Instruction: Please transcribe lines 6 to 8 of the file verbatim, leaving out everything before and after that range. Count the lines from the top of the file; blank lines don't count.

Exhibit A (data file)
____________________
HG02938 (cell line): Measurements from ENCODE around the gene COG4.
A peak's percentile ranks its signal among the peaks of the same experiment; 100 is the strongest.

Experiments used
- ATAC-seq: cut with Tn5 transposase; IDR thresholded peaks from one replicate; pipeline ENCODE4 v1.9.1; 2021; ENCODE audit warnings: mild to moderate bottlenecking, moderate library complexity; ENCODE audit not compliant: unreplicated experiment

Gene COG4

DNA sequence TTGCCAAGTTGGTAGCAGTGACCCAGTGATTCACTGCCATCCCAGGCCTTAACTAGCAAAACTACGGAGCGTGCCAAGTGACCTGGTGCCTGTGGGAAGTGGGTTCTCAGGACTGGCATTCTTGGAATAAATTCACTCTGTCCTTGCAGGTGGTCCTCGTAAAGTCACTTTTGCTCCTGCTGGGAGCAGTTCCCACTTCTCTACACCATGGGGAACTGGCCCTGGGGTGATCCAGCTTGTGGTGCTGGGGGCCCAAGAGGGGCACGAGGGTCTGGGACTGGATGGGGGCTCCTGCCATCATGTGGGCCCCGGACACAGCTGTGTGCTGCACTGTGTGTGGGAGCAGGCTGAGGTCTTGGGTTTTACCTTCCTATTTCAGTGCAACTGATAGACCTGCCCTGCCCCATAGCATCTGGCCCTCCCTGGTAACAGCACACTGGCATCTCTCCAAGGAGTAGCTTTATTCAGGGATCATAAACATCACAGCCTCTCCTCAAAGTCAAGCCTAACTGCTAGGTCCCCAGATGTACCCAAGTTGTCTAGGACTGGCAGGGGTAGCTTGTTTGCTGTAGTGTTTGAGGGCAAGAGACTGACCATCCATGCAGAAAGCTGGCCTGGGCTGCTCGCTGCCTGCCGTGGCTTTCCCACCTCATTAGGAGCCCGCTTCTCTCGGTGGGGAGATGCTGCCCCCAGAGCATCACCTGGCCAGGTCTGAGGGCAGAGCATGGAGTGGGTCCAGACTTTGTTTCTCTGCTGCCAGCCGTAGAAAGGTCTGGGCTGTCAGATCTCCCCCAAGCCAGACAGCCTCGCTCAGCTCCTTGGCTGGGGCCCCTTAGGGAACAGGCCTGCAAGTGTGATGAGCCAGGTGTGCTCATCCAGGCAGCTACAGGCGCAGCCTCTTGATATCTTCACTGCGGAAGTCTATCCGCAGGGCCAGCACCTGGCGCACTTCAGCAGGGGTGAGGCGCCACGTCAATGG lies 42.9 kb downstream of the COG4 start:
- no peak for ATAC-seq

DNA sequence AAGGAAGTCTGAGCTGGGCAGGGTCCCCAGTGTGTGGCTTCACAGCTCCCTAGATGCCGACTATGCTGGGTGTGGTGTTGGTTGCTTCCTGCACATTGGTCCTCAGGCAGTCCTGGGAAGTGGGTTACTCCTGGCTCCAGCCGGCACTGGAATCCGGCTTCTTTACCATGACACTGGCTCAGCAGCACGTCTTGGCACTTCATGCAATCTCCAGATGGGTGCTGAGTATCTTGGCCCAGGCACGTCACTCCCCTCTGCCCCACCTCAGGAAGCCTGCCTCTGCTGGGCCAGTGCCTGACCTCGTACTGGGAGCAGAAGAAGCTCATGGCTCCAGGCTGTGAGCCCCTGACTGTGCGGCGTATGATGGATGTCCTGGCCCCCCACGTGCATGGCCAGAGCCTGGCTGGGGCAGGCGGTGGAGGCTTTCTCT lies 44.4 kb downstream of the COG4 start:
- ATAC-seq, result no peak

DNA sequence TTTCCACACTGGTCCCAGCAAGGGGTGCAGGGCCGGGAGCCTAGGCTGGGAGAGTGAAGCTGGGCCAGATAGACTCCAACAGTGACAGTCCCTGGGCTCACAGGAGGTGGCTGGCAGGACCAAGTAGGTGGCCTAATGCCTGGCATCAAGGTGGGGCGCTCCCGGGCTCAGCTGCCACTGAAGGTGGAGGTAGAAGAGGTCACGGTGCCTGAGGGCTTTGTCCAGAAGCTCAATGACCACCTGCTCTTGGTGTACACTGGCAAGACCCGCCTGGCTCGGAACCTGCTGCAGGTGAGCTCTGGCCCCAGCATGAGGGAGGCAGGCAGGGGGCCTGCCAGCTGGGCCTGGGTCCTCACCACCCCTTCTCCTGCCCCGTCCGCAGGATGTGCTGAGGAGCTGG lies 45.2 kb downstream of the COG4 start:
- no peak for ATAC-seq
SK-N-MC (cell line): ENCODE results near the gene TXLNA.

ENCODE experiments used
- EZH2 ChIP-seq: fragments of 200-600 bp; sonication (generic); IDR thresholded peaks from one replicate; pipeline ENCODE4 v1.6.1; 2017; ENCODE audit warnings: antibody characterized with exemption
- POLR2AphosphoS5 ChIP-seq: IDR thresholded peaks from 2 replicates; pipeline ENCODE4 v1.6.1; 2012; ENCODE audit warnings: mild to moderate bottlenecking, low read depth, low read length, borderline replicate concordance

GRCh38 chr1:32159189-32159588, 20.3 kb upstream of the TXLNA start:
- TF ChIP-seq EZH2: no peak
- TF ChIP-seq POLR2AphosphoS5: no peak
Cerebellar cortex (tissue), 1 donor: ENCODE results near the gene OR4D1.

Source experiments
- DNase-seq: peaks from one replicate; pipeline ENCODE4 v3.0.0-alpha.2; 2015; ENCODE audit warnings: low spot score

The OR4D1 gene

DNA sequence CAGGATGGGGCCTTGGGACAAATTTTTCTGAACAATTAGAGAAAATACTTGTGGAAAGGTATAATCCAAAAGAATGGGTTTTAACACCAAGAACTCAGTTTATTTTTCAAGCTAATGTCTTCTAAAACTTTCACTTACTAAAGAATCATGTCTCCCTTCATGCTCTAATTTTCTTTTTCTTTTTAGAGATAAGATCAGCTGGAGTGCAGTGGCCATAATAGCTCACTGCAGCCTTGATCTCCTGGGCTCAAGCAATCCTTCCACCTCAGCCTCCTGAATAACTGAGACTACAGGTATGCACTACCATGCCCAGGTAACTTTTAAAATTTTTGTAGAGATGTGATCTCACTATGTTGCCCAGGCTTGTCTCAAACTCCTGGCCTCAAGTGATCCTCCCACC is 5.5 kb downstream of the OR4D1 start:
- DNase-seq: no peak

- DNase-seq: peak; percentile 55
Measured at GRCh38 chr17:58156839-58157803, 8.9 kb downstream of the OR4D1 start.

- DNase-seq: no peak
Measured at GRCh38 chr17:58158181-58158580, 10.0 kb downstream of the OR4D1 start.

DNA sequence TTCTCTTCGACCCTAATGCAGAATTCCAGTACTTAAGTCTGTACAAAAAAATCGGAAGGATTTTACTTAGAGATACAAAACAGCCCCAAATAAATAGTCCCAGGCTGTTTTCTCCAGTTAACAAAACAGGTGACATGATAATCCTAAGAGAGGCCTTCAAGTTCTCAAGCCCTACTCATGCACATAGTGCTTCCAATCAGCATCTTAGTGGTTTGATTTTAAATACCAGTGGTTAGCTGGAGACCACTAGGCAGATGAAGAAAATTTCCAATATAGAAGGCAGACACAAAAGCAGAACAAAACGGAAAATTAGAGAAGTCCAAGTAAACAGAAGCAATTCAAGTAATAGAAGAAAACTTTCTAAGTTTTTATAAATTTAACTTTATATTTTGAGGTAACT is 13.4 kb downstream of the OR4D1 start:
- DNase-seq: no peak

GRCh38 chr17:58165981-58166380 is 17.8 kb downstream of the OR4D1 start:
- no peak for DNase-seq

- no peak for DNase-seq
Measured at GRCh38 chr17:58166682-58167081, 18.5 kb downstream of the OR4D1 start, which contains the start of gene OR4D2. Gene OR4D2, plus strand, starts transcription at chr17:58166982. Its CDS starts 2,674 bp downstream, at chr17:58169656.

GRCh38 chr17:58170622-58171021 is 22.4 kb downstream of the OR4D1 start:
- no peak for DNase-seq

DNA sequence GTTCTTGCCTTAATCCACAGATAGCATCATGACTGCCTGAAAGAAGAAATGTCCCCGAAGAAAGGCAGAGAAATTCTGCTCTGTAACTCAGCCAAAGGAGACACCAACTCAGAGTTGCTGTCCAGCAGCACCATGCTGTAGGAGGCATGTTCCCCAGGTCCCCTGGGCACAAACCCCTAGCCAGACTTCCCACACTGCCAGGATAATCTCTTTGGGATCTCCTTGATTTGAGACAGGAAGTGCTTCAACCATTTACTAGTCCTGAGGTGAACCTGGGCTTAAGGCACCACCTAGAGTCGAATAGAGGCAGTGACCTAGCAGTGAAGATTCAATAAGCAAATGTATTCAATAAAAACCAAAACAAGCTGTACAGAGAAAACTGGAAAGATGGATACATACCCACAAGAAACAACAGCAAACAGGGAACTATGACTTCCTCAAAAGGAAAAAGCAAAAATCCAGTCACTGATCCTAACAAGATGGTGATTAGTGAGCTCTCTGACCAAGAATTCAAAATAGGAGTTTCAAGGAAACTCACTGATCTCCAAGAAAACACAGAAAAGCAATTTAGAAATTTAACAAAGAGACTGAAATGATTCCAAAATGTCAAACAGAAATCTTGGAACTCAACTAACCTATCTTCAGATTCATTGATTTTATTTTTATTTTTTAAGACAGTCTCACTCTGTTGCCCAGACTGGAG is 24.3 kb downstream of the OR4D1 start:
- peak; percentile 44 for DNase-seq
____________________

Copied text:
DNA sequence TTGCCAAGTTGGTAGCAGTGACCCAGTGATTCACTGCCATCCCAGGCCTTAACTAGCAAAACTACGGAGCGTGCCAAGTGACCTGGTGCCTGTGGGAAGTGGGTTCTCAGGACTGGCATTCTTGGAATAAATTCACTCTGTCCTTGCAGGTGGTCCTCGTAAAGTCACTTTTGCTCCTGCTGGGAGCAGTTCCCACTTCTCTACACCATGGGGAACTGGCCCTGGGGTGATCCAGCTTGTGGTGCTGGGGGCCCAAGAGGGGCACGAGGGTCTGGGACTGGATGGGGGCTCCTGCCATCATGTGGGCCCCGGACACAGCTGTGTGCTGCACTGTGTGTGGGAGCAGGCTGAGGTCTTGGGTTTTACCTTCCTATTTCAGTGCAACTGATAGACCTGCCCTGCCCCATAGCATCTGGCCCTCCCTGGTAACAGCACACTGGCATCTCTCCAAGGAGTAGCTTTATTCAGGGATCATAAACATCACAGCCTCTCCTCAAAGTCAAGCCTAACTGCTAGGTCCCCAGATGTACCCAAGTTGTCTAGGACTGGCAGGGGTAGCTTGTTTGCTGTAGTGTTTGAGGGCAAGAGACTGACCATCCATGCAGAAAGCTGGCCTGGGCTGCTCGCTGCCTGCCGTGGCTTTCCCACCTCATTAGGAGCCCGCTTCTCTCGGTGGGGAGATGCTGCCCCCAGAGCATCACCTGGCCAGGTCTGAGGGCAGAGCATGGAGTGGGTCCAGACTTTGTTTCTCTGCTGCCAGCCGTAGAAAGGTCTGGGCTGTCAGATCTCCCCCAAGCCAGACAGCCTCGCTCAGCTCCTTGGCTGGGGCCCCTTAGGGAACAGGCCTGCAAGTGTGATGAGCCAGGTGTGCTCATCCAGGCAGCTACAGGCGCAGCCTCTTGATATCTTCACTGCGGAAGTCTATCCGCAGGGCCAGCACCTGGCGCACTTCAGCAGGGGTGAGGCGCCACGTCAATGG lies 42.9 kb downstream of the COG4 start:
- no peak for ATAC-seq

DNA sequence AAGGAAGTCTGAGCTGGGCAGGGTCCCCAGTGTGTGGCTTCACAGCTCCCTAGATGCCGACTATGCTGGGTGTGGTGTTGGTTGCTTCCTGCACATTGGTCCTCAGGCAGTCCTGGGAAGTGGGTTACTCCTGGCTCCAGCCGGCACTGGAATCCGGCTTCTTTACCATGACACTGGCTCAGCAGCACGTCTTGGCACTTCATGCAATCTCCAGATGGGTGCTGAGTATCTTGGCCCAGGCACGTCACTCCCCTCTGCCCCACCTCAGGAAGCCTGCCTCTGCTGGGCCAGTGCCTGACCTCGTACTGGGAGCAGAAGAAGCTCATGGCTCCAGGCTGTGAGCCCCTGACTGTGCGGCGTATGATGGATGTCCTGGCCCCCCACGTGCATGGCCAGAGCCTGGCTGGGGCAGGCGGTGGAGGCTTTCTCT lies 44.4 kb downstream of the COG4 start: